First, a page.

I Held Parties on the Night Tube to Save London's Nightlife


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I Held Parties on the Night Tube to Save London's Nightlife

I spent the night riding the new 24-hour Tube and found London's community spirit hiding in its carriages.

All photos by Theo McInnes

This post originally appeared on VICE UK.

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London is the city that sleeps. While most capitals and major cities come alive at night, we're so uptight, broke, and frustrated that by the time 2 AM rolls around, you can pretty much hear a penny drop on the streets of Soho. And it's not like we have a choice. Over the past decade or so, each closure of an iconic club, tightening in licensing laws or mere rise in pint price has led to the general dismantling of central London's nightlife, forcing the population to stay in or stay local.


Things seemed hopeless, until recently. The unlikeliest lifeline for London's nightlife rolled in: a tube carriage. Could it be that the Underground—a place where people would rather pretend to read the same Belgravia Centre poster for 20 minutes than make eye contact—will carry new blood to the front lines of the capital? Do we seriously think that this space, goaded across the globe for having the atmosphere of an oncology surgery, can be the medicine to warm the callous capital? Possibly, but not without my help. So I packed a bag and got ready to spend the night riding its services and bringing community back to London. I was going to save nightlife, one party at a time.

It's 1 AM and I'm striding through the rain into Brixton Underground, drinking in the atmosphere. South Londoners literally have no idea what to do with this kind of freedom—one man can't contain his excitement, and just bellows "Night Tube!" repeatedly. There's a short silence until I yell back, then somebody else too and the carriage becomes a cacophony of wild calls followed by subsequent laughter.

"The night tube is a thing of beauty," Hugo, 30, (left) says. "I've been waiting for years, literally years for this. I'm south London born and bred—and we need more—but it's great not to be ignored by the city."

Soon we're scaling the escalators of Oxford Circus. Onto the Central Line we go: it's time for some after-hours stuff. So I get the glow sticks out and start beatboxing a samba beat. With glow sticks in hand, I finally I understand what these red poles are for. Of course! Well played, Sadiq.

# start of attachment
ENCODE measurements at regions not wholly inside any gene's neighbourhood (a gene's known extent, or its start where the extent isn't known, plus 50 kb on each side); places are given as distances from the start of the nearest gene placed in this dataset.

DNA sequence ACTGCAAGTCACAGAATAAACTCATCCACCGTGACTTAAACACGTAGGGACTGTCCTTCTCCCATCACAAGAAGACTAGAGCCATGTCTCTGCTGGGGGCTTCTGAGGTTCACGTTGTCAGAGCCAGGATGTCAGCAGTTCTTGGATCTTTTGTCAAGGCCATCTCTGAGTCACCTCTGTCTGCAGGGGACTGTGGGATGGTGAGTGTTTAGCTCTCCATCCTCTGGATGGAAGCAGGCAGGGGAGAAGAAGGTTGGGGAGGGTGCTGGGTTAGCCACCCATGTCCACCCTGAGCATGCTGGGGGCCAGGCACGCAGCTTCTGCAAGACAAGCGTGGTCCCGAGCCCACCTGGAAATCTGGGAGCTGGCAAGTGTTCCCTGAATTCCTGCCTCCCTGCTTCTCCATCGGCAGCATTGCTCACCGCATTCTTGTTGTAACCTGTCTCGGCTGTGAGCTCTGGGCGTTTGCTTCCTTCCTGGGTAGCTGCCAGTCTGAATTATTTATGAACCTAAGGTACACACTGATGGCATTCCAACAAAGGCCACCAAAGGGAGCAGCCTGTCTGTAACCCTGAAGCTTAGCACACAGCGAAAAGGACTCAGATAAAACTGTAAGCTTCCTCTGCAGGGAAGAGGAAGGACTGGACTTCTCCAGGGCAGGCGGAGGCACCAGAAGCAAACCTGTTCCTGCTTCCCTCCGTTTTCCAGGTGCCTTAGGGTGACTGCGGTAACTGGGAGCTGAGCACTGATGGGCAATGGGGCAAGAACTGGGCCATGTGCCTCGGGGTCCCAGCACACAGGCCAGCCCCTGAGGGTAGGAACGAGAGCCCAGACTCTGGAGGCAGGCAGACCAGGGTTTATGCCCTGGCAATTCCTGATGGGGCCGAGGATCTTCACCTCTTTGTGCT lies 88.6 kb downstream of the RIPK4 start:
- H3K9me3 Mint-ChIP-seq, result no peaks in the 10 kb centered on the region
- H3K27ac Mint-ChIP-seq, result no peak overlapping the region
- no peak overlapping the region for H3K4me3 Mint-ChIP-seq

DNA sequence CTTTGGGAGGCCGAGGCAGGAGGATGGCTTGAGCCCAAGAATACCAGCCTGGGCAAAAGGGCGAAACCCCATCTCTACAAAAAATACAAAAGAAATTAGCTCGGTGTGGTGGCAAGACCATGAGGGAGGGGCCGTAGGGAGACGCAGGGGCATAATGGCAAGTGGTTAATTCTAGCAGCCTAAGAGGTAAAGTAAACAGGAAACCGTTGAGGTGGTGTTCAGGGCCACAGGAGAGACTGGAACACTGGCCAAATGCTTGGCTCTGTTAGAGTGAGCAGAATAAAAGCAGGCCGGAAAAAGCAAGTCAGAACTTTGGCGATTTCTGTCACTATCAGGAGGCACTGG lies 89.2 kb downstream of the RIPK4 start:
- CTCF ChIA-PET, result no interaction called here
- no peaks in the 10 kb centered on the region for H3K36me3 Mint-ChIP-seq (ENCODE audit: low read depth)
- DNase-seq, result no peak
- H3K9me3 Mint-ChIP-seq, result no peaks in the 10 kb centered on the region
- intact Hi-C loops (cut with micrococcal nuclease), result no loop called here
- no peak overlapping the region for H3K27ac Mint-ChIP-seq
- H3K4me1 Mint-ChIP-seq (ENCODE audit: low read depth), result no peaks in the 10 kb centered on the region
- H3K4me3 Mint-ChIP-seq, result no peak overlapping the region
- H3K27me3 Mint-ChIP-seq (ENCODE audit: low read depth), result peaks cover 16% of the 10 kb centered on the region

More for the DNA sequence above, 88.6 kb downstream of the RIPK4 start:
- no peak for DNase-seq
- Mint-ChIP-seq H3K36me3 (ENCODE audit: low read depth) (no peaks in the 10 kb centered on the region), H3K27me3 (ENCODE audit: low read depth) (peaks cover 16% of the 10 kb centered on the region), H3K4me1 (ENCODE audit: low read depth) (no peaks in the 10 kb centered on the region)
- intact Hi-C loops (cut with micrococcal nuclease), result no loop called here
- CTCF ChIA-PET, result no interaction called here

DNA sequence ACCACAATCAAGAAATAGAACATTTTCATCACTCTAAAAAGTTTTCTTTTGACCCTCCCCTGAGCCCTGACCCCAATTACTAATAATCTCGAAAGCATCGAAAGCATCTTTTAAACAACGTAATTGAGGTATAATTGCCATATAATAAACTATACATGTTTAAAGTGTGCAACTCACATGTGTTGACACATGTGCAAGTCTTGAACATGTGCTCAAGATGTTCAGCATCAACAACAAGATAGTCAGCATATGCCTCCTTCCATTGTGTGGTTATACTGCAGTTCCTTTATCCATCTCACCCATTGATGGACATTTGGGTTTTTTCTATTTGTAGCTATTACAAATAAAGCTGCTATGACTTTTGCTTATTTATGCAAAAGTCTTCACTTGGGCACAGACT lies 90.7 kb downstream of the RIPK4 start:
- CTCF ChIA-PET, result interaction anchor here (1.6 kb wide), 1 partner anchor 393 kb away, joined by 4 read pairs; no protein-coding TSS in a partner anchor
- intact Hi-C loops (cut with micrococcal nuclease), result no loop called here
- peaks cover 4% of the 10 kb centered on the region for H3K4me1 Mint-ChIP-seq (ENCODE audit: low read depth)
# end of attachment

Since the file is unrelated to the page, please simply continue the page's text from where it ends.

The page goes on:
People on the carriage gather from each side, joining in. "Have you got any booze?" they ask.


"Who needs booze when you have limbo?" I reply. Every stop inspires people to jump on our carriage, exchange japes, and play-fight with one another. By the time the party has become the scene for an unlikely reunion between Phil and Jack, two childhood friends, I'm beaming. Perhaps these are the community spaces Londoners need to let go and reconnect?

Phil (left), 24, Jack (right), 24. "This is fucking ridiculous; absolutely mental." Jack says. "We went to school together in France, were best friends, and haven't seen each other since. And your shitty limbo party on the Night Tube has brought us back together."

But all great things come to an end. And though an offer to follow this party as the carriage empties at Bethnal Green is tempting, this is a war already won. I have my sights set on a different prize; a place that time (and I) forgot: Snaresbrook.

Stepping off the platform at Snaresbrook, it is barren. One man stands on the adjacent platform, so I skip over and work my magic. But he's having none of it, not even a glow stick. Perhaps the people of Snaresbrook are beyond my cheap honey traps? Touring the Tory tributaries of the Essex tube, I quickly realize exactly what's required to engage with denizens of this creed: a dinner party. And though there's no tarragon in my pockets or samphire in stock, I grew up watching Paul Merton's chin waggling through larks in Whose Line Is It Anyway? and know how to improvise. All it takes is a little attention to detail; a spot of love here and there.